Certificate of entitlement (COE) bidding exercises will resume, with the first exercise starting on July 6.
COE bidding exercises to resume on July 6 COE bidding exercises will resume according to the schedule prior to the circuit breaker, opening on the first and third Mondays of each month. PHOTO: ST FILE

Certificate of entitlement (COE) bidding exercises will resume, with the first exercise starting on 6 July 2020.

The COE quota for the bidding exercises next month will be 8,737.

The COE quota from the suspension of bidding will also be gradually returned to the market, the Land Transport Authority (LTA) said in a statement on 18 June 2020.

Motor vehicle dealerships and showrooms will be reopening today, the first day of phase two of Singapore's reopening in the post-circuit breaker period. Motor dealers will resume operations, including test drives by vehicle buyers.

Dealers and vehicle buyers will have two weeks to plan and confirm vehicle purchases.

Thereafter, COE bidding exercises will resume according to the schedule before the circuit breaker, opening on the first and third Mondays of each month.

The accumulated COE quota of 19,490 from the suspended bidding exercises from April to this month due to the circuit breaker will be returned to the market over the next 12 months, from next month to June next year.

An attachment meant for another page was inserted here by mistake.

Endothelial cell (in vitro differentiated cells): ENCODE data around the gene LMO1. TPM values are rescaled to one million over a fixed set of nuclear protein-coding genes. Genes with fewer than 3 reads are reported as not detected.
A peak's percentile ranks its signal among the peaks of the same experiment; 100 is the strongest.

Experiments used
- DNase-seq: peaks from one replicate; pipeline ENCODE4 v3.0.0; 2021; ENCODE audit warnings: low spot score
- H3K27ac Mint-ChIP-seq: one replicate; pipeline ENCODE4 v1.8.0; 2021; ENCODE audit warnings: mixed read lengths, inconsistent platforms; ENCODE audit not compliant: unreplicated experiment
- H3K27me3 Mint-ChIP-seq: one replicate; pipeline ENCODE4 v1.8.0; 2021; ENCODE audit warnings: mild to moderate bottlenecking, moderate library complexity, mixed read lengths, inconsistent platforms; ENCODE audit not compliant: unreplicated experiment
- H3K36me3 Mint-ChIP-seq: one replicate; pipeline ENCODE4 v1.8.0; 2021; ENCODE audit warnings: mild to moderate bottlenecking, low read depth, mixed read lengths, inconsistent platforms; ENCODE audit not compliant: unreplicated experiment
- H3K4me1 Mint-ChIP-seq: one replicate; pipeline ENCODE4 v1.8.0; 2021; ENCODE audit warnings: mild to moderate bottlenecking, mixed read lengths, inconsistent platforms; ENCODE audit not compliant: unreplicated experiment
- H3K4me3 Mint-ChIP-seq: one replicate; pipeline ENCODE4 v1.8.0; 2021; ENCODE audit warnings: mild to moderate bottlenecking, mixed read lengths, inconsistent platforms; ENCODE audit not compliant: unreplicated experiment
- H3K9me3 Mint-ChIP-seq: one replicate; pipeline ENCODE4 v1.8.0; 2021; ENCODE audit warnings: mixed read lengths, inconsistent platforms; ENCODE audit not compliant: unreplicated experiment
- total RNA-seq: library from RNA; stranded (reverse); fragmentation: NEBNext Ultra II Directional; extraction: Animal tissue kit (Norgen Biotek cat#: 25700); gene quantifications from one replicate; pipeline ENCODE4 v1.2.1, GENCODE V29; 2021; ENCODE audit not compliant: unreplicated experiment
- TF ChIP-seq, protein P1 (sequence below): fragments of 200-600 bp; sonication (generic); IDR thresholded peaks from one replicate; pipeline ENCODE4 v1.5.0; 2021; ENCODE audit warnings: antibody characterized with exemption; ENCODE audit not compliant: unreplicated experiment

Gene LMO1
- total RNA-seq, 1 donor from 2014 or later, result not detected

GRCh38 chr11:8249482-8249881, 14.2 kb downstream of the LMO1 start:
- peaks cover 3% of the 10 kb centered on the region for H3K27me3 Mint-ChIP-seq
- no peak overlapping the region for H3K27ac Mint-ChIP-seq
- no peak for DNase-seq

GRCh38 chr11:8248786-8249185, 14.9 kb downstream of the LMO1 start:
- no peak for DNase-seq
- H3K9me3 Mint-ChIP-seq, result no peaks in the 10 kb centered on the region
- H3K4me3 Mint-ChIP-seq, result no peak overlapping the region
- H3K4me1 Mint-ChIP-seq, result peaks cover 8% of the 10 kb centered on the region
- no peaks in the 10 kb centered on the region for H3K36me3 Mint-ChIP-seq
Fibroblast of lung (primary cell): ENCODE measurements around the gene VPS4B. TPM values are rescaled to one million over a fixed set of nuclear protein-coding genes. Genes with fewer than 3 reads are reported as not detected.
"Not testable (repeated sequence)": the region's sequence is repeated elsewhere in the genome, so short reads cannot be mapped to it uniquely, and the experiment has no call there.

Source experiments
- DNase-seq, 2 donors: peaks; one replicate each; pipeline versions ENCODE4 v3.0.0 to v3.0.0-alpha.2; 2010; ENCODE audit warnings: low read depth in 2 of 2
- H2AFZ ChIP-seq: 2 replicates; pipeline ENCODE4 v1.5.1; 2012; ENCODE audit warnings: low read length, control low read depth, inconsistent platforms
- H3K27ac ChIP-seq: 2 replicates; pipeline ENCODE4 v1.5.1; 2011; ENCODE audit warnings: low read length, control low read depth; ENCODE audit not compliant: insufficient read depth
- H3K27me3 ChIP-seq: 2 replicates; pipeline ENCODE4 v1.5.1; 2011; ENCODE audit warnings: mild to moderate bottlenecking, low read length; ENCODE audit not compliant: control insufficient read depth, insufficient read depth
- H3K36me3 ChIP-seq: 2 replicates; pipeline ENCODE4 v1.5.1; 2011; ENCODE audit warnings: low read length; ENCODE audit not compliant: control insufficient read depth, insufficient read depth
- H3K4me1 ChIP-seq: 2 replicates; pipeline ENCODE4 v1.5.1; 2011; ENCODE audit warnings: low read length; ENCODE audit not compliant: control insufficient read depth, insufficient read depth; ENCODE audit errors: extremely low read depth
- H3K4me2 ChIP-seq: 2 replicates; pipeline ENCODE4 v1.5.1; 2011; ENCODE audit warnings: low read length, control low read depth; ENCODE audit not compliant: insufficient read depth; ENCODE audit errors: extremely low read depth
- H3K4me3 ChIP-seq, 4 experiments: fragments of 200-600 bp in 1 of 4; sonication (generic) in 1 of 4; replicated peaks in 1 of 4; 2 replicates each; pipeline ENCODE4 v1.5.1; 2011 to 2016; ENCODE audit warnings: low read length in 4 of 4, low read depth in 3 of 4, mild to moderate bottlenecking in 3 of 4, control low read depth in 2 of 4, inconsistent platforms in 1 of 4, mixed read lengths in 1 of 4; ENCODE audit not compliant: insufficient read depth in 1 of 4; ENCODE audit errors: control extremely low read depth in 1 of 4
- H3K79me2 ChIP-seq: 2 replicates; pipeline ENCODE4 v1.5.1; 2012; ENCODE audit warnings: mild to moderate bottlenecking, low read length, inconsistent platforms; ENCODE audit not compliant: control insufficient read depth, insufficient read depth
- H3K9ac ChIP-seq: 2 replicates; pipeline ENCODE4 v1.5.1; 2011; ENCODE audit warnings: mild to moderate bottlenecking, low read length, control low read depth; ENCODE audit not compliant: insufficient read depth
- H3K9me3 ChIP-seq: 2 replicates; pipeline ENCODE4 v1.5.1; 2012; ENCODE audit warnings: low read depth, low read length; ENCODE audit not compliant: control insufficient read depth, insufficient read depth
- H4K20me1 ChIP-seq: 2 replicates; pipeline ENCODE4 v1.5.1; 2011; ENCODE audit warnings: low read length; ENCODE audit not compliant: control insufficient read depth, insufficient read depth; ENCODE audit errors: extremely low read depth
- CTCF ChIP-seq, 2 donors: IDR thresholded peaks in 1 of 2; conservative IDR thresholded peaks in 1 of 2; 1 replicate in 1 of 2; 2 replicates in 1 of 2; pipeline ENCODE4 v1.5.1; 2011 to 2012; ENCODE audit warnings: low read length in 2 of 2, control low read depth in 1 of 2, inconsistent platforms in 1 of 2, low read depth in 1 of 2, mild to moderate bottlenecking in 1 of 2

Transport Minister Khaw Boon Wan said in a Facebook post yesterday: "We will re-inject the COEs gently so there is a soft landing."

One-third of the accumulated quota - 6,494 COEs - will be returned from next month to September. The remaining two-thirds of the accumulated quota - 12,996 COEs - will be returned from this October to June next year.

This will allow LTA to ensure sufficient supply of COEs to meet orders that built up when COE bidding was suspended, as well as to smooth COE supply to ensure long-term market stability.

Industry players are divided over how COE prices might look like once bidding resumes.

Mr. Raymond Tang, honorary secretary of the Singapore Vehicle Traders Association, told The Straits Times that prices are likely to go up due to the backlog of COEs since bidding was suspended in April. The last bidding exercise was on 18 March 2020. 

"Car dealers would also rather let go of their stock now instead of watching the COE prices given the uncertainty amid this pandemic. They have been holding on to stock for a few months and there is no guarantee that COE bidding won't be suspended again if COVID-19 worsens."

However, Mr. Neo Nam Heng, chairman of diversified motor group Prime, said downward pressure of COE prices by at least 10 per cent is expected, with COE prices of commercial vehicles likely to drop more than that of private cars.

"This gradual easing provides a soft approach given the weak consumer and business sentiments. There will be enough COEs in the next three months," he said.

The next COE quota announcement for the bidding period from August to October will be next month.